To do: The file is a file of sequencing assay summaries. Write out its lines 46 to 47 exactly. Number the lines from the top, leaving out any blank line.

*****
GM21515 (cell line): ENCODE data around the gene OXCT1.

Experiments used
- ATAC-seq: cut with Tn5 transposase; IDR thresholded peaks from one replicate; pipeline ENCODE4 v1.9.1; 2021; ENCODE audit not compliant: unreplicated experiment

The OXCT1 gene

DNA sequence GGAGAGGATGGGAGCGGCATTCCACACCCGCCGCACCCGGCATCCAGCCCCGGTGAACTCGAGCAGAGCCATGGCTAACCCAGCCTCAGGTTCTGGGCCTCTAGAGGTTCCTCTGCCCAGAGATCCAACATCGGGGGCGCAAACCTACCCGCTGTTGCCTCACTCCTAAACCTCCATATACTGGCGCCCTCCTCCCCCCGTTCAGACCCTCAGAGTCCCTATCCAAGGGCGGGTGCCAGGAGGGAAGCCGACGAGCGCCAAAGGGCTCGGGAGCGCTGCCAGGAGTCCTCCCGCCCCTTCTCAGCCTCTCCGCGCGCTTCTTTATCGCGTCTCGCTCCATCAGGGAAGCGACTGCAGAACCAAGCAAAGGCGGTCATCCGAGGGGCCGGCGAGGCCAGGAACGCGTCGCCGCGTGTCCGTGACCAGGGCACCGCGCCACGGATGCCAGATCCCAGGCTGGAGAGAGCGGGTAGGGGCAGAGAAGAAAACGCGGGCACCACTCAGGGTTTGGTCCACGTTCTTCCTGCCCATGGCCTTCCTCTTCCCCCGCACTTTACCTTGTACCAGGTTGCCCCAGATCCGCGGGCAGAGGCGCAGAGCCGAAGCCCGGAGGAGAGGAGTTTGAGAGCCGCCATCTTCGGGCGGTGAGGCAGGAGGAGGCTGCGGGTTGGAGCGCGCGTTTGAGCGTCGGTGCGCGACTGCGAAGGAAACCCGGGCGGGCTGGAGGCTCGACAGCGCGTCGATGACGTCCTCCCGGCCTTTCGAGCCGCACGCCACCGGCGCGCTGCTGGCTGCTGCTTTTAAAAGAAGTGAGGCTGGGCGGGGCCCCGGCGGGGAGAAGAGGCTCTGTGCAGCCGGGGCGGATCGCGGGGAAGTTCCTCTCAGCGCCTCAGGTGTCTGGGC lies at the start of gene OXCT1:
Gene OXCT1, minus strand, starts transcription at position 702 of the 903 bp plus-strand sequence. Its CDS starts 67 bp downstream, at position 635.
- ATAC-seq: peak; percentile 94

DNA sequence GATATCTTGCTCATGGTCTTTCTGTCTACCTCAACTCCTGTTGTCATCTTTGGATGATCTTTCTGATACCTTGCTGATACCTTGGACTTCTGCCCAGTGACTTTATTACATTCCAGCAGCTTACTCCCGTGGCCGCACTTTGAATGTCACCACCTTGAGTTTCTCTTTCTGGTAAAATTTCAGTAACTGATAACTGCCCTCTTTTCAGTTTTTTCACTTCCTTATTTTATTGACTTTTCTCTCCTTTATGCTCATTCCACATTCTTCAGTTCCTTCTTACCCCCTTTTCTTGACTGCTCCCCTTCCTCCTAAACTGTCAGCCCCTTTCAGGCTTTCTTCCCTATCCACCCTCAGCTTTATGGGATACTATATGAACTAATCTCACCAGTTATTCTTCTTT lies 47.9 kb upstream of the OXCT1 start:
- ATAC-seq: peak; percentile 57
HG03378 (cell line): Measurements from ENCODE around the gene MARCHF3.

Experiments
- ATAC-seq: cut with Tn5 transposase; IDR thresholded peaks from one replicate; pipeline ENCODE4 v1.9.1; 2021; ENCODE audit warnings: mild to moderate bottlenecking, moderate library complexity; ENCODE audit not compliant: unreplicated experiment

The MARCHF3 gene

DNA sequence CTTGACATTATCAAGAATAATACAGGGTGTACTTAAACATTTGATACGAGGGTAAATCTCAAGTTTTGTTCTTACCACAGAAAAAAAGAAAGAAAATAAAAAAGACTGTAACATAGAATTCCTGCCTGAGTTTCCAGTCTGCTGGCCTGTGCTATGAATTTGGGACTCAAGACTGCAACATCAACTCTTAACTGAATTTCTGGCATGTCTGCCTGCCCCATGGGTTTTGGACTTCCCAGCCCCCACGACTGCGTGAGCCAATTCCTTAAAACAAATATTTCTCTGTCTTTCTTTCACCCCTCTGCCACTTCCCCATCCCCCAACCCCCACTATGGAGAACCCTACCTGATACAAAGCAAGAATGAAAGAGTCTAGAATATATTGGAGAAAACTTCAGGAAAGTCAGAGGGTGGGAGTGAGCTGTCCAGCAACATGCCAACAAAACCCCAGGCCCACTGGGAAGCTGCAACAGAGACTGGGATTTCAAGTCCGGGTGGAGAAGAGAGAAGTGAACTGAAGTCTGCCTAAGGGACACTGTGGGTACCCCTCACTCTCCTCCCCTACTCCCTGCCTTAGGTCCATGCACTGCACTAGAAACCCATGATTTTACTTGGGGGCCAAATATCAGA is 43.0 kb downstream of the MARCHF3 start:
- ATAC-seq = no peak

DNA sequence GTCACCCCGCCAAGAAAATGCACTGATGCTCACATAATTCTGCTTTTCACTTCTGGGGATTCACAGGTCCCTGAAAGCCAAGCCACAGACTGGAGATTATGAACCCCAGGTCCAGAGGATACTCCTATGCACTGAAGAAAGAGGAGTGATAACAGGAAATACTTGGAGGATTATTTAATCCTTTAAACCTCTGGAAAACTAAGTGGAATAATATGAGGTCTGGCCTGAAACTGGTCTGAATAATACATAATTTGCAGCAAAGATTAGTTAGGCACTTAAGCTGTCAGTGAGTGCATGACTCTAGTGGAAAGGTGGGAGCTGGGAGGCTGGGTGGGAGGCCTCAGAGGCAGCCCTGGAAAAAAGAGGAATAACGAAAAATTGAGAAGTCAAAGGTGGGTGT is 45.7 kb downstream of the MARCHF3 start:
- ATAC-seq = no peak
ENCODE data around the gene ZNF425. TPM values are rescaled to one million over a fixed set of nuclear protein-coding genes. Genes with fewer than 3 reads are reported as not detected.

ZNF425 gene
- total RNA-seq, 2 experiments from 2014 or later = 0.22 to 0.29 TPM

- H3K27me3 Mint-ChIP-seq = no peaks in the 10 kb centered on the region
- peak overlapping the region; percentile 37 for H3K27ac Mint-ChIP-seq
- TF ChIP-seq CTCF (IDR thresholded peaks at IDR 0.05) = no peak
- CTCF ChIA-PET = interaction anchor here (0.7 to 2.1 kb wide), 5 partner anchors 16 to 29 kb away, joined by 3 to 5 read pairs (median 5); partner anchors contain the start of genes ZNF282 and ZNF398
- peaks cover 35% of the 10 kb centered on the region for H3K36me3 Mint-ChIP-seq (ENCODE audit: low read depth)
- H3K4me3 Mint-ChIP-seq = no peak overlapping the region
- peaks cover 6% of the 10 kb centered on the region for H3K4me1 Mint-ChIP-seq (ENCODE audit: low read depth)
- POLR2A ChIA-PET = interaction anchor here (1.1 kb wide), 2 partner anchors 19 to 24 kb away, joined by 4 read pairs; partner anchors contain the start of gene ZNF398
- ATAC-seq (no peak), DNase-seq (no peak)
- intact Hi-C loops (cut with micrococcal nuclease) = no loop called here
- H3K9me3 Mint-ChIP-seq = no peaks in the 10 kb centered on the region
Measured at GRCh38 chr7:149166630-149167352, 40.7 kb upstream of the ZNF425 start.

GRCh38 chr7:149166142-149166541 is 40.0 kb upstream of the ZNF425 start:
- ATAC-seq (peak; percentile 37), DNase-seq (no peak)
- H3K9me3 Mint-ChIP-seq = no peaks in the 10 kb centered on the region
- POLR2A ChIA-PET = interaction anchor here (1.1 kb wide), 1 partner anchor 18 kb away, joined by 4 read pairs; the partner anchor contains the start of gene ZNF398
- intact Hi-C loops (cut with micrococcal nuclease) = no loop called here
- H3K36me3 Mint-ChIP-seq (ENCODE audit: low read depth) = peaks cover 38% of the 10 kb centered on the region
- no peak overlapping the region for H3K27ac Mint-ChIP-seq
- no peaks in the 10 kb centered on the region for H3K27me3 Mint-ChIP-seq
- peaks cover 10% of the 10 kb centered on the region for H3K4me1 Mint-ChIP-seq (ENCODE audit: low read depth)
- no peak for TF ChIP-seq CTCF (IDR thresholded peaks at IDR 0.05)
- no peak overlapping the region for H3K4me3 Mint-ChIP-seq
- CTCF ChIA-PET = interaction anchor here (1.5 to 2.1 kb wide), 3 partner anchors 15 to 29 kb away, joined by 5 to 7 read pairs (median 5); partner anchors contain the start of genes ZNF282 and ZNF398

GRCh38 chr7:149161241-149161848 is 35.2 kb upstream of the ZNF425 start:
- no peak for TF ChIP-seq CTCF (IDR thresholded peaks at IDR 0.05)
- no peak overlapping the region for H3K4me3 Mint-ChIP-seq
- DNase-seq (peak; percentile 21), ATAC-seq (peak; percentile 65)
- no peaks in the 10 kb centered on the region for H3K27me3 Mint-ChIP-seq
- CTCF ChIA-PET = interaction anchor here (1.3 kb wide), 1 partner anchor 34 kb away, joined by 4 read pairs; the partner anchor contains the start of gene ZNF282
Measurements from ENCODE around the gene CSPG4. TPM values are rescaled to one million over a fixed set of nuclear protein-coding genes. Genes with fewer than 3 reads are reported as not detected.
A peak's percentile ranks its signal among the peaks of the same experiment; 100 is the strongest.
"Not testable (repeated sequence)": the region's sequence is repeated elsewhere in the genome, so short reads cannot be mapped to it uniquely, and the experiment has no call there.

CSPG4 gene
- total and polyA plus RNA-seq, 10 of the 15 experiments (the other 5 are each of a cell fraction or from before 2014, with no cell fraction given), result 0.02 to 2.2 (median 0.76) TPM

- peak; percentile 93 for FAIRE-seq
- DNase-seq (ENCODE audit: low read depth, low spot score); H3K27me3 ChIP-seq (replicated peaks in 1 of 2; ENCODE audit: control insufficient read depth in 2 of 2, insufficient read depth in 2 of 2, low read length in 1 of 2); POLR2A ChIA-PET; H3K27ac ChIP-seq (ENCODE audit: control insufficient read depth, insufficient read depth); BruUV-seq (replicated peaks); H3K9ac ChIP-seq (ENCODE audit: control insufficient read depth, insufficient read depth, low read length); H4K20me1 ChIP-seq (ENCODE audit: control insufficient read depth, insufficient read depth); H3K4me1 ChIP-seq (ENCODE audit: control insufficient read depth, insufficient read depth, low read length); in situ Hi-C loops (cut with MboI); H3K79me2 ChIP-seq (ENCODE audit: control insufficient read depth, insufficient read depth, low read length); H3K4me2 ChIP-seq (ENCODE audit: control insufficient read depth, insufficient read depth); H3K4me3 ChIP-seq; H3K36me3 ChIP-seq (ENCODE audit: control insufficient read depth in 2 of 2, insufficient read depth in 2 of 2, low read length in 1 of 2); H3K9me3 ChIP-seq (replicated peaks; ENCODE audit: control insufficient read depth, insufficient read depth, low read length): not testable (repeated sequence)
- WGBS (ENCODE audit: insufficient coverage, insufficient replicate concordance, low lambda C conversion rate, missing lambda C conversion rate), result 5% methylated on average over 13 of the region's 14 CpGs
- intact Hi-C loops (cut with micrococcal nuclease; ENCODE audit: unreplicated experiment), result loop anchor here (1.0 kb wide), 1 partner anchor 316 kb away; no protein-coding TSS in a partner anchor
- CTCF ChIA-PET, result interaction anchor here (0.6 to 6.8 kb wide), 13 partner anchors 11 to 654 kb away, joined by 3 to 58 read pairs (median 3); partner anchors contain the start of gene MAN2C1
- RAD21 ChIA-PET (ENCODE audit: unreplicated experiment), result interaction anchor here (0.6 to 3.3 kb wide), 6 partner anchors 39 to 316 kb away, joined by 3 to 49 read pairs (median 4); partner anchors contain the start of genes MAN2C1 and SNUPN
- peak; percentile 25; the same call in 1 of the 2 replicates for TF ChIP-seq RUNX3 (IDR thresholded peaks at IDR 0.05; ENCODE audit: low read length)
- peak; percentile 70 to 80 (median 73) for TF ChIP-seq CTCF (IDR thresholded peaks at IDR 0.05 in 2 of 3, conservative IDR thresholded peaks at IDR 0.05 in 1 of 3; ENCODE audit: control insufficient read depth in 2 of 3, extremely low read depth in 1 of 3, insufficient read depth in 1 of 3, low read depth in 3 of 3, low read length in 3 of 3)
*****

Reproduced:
- no peak for TF ChIP-seq CTCF (IDR thresholded peaks at IDR 0.05)
- no peak overlapping the region for H3K4me3 Mint-ChIP-seq